Yesterday evening, our timber framing instructor Peter, his wife Amy, and their two girls, Robin and Linnea arrived! This morning, we went through the workshop site, making sure everything was in order. Peter showed us where he wanted all of our frame members, and Rick moved them into place with his excavator. We set all of them on skids so we'll be able to roll them around using human power during the class—the logs are massive!
All was going well until Peter had a look at the wall plates we'd chosen, which are pretty wavy. Instead of saying, "No way, this can't be done, we need different beams," he spent a good hour brainstorming all the ways it could work to have our rafters resting on wall plates with "compound wonkiness" We love this about Peter! He's always open to doing unconventional things.
During the course of the inspection, Peter and Tyler accidentally cut two of our tie beams a bit too short for comfort. This wasn't a huge deal however, since we were able to use them to replace some posts that Peter deemed too rotten. With Rick's help, they fetched a new pair of tie beams from the woods just above the workshop. The trees were already down, having fallen over in a storm a few months back.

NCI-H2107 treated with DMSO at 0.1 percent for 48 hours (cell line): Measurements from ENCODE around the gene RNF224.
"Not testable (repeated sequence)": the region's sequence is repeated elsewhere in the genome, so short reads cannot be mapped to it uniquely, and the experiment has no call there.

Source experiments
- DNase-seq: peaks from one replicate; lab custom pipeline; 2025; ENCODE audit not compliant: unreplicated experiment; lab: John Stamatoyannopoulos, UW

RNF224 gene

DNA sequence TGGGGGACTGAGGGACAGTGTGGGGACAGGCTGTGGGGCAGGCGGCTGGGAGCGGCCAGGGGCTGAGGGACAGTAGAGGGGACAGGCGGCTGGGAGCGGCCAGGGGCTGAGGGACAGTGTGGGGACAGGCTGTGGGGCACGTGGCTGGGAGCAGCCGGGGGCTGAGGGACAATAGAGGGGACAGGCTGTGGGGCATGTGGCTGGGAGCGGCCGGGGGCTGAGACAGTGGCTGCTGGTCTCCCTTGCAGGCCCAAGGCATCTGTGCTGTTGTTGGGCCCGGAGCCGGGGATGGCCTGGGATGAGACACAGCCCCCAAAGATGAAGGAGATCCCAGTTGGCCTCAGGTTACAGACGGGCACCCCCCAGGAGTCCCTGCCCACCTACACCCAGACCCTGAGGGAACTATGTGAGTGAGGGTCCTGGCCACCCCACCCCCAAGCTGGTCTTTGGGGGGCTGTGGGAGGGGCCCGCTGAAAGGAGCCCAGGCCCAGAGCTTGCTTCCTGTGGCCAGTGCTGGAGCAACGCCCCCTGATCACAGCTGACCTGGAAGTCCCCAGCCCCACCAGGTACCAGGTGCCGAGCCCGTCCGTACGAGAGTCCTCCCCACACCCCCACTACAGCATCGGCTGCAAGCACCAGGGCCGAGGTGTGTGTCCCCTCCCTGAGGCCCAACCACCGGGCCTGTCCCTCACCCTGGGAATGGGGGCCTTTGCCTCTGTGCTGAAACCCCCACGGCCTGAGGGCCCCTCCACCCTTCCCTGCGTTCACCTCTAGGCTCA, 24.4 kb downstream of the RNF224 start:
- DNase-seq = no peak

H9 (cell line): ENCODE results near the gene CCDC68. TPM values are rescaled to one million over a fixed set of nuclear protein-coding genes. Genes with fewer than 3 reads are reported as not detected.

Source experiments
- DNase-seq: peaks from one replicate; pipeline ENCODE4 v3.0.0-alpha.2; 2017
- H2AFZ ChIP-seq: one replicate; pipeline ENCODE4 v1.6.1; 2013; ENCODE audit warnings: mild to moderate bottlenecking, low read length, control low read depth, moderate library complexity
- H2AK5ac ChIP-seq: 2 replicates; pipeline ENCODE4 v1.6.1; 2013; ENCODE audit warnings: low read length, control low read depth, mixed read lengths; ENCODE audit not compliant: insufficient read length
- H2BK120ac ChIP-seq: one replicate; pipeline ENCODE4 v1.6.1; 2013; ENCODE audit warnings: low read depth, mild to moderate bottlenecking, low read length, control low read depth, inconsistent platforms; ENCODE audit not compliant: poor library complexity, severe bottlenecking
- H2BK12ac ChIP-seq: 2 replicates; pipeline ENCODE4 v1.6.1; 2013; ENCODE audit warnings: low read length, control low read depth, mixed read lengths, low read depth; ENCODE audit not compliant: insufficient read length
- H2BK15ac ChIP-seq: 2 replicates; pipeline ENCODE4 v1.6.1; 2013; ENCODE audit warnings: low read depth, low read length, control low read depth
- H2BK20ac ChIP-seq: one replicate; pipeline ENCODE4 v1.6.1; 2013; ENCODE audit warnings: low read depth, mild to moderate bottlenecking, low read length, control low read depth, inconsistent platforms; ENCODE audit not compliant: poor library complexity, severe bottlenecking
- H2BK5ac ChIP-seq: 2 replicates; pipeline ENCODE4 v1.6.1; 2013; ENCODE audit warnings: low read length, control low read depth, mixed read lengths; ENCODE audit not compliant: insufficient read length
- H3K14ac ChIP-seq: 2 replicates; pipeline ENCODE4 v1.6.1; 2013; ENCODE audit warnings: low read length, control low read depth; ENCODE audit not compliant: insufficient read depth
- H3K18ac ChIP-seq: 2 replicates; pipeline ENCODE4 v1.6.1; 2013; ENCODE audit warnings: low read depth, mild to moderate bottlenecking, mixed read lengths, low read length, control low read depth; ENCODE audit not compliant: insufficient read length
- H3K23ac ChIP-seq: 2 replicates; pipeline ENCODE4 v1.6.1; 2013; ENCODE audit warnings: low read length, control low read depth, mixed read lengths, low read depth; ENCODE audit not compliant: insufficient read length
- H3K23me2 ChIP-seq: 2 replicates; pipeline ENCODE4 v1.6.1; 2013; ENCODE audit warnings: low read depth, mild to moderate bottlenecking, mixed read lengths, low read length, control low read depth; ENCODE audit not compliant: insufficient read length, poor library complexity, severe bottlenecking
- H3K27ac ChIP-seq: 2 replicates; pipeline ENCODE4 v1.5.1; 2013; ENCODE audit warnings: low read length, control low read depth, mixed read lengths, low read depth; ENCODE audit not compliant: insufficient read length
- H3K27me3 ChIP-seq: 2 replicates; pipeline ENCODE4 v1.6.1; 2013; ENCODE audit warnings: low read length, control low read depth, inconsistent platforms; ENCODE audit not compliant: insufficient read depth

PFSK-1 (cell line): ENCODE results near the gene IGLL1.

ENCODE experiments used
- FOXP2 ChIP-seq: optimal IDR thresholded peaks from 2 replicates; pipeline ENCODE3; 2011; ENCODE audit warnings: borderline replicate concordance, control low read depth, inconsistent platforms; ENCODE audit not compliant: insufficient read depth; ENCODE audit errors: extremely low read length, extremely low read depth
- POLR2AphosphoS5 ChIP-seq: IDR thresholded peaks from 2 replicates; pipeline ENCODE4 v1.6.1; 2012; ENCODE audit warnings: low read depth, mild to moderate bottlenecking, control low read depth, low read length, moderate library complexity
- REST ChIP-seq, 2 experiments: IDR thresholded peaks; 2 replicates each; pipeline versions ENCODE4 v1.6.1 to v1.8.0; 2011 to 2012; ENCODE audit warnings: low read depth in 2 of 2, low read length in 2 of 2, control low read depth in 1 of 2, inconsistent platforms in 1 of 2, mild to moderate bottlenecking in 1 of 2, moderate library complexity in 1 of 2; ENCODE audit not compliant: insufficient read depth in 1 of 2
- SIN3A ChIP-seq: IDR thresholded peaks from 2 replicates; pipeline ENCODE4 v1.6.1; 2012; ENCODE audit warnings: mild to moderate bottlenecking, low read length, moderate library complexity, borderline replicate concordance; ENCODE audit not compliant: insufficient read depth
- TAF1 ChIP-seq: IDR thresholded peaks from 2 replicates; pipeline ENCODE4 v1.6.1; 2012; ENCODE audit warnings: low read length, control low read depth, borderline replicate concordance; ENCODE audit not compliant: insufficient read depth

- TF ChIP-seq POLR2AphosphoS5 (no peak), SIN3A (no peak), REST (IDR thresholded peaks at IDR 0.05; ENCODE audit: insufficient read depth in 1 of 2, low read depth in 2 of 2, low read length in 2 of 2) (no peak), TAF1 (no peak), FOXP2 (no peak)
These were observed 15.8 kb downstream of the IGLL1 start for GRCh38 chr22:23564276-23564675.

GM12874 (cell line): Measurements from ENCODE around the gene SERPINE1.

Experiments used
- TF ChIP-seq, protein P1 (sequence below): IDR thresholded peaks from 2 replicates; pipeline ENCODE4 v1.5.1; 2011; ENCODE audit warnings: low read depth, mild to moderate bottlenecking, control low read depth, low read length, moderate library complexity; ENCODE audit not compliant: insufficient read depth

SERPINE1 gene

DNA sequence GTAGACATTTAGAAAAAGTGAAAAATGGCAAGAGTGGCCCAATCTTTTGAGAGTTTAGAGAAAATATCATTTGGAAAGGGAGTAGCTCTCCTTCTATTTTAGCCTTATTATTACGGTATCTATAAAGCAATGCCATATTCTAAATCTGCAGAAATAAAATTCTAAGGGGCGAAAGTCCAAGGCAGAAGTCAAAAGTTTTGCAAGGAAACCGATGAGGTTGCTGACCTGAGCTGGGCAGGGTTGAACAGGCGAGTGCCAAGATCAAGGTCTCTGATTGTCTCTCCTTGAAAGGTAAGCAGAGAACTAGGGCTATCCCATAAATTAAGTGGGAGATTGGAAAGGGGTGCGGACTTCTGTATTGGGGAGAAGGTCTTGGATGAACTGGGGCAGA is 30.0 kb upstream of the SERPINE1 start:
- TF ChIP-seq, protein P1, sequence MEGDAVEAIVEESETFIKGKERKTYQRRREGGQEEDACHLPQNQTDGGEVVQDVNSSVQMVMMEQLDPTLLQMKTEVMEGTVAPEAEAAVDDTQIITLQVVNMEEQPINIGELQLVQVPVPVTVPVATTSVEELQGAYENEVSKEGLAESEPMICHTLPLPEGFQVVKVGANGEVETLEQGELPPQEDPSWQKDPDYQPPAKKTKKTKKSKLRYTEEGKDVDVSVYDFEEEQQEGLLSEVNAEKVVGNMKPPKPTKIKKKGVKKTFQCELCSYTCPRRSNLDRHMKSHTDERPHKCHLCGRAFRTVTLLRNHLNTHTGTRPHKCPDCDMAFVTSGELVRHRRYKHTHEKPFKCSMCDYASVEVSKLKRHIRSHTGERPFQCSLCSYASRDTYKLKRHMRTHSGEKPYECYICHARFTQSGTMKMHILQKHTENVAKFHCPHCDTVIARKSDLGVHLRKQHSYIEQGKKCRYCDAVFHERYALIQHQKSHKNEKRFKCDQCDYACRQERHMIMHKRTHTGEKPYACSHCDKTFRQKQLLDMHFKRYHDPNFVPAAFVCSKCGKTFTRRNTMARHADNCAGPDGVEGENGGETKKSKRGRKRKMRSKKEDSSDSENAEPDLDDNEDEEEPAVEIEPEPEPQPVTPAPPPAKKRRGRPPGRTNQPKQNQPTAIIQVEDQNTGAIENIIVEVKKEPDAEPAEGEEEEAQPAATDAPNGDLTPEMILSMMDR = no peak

While staging the worksite, we had to rotate our largest timbers (33-foot-long wall plates) 180°. This involved chaining them to Rick's excavator at their center of gravity, and spinning them around. Both times Peter's side wound up heavier than Tyler's. Rather than adjust the chains, Tyler just hung off the beams as Peter pushed them to the correct orientation. As evidenced by his smile in the photo below, Tyler enjoyed the ride :)
After Rick was gone, we picked out which posts would go where, and then did some pretty extensive shuffling of log positions. Several times we used a peavy to roll a massive timber up a 2x4 ramp. Since it took numerous turns to ascend the ramp, we would stick log cleats behind the beam with each turn. This is all very difficult to explain, and we didn't take any photos of the process, but I was completely blown away at the hulking masses we small humans could move using simple tools. It was incredible!
Now, Peter, Amy and the kids are on their way to Burlington where Peter will be giving a presentation at a Timber Framers Guild conference about Gringbygg timber framing. They'll be back on Sunday, when all of the participants arrive. Phew! I'm so tired, so in pain, and so excited for our workshop. Now, as per Peter's instructions, we just need to get the bark peeled from our major timbers…